The Tenth Circuit Court of Appeals issued its opinion in United States v. Craig on Tuesday, December 22, 2015.
Christopher Craig participated in a conspiracy from January 2006 until December 2012 in Kansas City, Missouri, the general purpose of which was the distribution and sale of marijuana and cocaine. In August 2012, Craig orchestrated the armed robbery of a rival drug-dealer by recruiting his two cousins, DaRyan Pryor and Arterrius Pryor, to actually commit the robbery, while Craig remained in the driver’s seat of the get-away vehicle. During the course of the robbery, DaRyan Pryor was fatally shot by the rival drug-dealer. In November 2013, a grand jury charged Defendant Christopher Craig with three separate counts as part of a twenty-seven-count indictment containing nine other co-defendants. The first count charged Defendant with conspiring to manufacture and distribute cocaine and marijuana, and maintaining a drug-involved premises. The other two counts charged Defendant with using a communication facility to commit this conspiracy. The indictment, however, did not list either DaRyan or Arterrius as co-conspirators, and Defendant was not charged with the murder of DaRyan Pryor.
After Defendant pleaded guilty to the three charges against him, the Presentence Investigation Report (“PSR”), relying on the United States Sentencing Guidelines Manual (“Sentencing Guidelines”), suggested the district court should take DaRyan’s death into account when determining Defendant’s sentence by applying a murder cross-reference under the Sentencing Guidelines. Second, the PSR recommended the district court impose a leadership enhancement under the Sentencing Guidelines because Defendant organized the armed robbery of the rival drug-dealer that resulted in DaRyan’s death. Third, stemming from Defendant’s refusal to provide a court ordered voice exemplar, for which Defendant was held in contempt of court, the PSR moved the district court to apply the obstruction of justice enhancement under the Sentencing Guidelines.
The district court ultimately applied the murder cross-reference, the leadership enhancement, and the obstruction of justice enhancement, resulting in Defendant’s total offense level to be calculated as a level 43, the maximum level allowed under the Sentencing Guidelines. Combined with Defendant’s category III criminal history, this corresponded to a sentence of life imprisonment for the conspiracy count and 48 months’ imprisonment for the communication facility counts. Defendant appealed the sentencing order, arguing the district court erred in applying the murder, leadership, and obstruction of justice enhancements, as well as arguing the sentence of life imprisonment is substantively unreasonable.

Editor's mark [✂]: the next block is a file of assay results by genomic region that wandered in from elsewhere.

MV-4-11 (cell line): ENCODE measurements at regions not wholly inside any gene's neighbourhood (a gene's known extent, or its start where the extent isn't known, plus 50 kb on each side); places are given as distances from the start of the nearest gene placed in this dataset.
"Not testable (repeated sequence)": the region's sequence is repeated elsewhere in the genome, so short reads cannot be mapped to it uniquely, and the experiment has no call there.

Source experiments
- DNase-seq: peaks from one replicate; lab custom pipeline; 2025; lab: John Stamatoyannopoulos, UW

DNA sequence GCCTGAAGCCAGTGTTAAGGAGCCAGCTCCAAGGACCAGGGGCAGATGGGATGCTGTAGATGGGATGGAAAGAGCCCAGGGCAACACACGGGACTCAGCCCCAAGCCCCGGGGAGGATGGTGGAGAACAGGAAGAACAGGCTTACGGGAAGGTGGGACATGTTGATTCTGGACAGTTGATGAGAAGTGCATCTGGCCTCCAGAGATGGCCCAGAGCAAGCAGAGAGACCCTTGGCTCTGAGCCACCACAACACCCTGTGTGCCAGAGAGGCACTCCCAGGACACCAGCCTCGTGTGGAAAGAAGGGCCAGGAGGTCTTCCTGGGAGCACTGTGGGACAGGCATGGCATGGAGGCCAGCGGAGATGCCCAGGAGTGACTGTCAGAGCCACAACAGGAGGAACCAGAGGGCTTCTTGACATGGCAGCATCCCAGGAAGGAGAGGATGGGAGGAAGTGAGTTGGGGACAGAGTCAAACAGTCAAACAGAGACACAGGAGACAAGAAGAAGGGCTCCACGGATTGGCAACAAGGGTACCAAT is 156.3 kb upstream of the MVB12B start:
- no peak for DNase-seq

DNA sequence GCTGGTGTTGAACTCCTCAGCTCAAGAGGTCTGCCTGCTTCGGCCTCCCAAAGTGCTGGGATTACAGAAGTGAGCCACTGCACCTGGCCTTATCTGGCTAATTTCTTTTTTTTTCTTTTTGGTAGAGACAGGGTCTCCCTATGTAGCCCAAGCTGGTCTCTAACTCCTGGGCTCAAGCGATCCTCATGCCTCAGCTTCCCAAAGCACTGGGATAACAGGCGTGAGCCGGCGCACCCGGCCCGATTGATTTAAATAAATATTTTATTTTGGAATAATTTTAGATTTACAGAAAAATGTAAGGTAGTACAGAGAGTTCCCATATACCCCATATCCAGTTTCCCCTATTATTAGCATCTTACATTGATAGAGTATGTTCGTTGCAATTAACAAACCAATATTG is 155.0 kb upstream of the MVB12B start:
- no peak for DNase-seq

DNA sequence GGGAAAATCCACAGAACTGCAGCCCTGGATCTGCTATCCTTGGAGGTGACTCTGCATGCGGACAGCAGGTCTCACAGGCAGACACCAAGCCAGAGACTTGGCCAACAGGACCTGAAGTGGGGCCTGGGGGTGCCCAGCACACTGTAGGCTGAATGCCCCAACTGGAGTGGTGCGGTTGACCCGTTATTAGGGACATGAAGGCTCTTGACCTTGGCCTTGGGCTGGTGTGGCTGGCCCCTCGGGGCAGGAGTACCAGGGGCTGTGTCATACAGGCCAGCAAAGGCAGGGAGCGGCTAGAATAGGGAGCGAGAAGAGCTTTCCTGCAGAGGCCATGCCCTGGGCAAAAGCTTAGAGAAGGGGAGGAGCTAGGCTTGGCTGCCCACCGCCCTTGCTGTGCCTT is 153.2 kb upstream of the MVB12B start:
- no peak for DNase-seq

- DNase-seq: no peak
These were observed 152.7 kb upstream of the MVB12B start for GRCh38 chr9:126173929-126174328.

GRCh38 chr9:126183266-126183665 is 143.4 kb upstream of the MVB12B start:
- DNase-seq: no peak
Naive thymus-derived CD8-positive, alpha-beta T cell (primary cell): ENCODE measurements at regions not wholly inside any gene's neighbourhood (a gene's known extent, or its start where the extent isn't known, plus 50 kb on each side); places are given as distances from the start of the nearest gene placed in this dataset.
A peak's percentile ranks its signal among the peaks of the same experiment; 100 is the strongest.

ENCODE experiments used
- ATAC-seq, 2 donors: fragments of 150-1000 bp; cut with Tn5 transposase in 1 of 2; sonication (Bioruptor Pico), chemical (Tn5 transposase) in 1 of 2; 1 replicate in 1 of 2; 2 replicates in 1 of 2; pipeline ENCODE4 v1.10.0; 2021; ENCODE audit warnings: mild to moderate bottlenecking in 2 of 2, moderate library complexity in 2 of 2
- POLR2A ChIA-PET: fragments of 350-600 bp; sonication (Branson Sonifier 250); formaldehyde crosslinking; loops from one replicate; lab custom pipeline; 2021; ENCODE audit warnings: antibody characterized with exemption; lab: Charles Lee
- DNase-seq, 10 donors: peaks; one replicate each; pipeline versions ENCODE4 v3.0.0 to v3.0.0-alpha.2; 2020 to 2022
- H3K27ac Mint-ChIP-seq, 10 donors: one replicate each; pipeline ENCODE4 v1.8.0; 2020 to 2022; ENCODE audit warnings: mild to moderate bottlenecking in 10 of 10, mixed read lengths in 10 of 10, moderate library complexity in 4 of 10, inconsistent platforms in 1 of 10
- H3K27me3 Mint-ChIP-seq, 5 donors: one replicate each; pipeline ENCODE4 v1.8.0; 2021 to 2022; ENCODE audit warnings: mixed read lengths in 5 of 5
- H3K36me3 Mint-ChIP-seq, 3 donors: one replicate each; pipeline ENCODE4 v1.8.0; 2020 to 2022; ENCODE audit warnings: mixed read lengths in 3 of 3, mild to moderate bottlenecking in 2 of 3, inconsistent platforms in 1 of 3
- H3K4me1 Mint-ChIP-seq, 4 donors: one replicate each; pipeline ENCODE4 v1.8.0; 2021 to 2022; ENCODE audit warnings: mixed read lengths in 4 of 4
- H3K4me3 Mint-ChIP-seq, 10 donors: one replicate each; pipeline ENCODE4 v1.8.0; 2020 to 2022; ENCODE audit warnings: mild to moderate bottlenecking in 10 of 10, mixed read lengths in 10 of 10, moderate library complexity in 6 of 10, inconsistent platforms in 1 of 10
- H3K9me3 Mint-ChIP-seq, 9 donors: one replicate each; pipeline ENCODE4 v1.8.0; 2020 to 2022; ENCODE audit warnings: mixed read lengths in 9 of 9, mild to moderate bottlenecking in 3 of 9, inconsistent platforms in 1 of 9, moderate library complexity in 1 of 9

The Tenth Circuit Court of Appeals upheld the district court’s sentencing order and application of the murder cross-reference, leadership enhancement, and obstruction of justice enhancement. With respect to the murder cross-reference, the Tenth Circuit concluded the preponderance of the evidence suggested DaRyan’s death was in furtherance of the overarching drug-trafficking conspiracy. As such, DaRyan’s death resulting from the attempted robbery was “relevant conduct” under the Sentencing Guidelines, and therefore, the Tenth Circuit concluded the district court did not err in applying the murder cross-reference.
After concluding the attempted robbery was relevant conduct to Defendant’s underlying conspiracy conviction, the court began its analysis of the leadership enhancement by noting that the leadership role need only be over “one or more participants” of a “criminal activity” of “five or more participants.” The Tenth Circuit concluded the district court did not err in applying the leadership enhancement, for the evidence presented at the sentencing hearing supports its finding that Defendant led one of the participants (DaRyan) of a criminal activity (the underlying conspiracy) that involved five or more participants (at least nine other participants).
With respect to the enhancement for obstruction of justice, Defendant argued his plea of guilty eliminated any obstruction of justice that may have occurred. The Tenth Circuit rejected this argument, reasoning Defendant attempted to make prosecution against him more difficult in refusing to provide a voice exemplar the Government had a legal right to possess because he knew it could be used to identify his voice in incriminating situations, and his subsequent guilty plea did not purge him of this refusal. Therefore, the Tenth Circuit held the district court did not error in applying the obstruction of justice enhancement.
Lastly, the Tenth Circuit held the district court did not abuse its discretion in imposing a sentence of life imprisonment on Defendant, as Defendant’s life sentence was not substantively unreasonable, considering the fact that Defendant organized an attempted robbery that resulted in the death of a man over whom he had a significant amount of control and influence.
Max Montag is a 2016 J.D. Candidate at the University of Denver Sturm College of Law.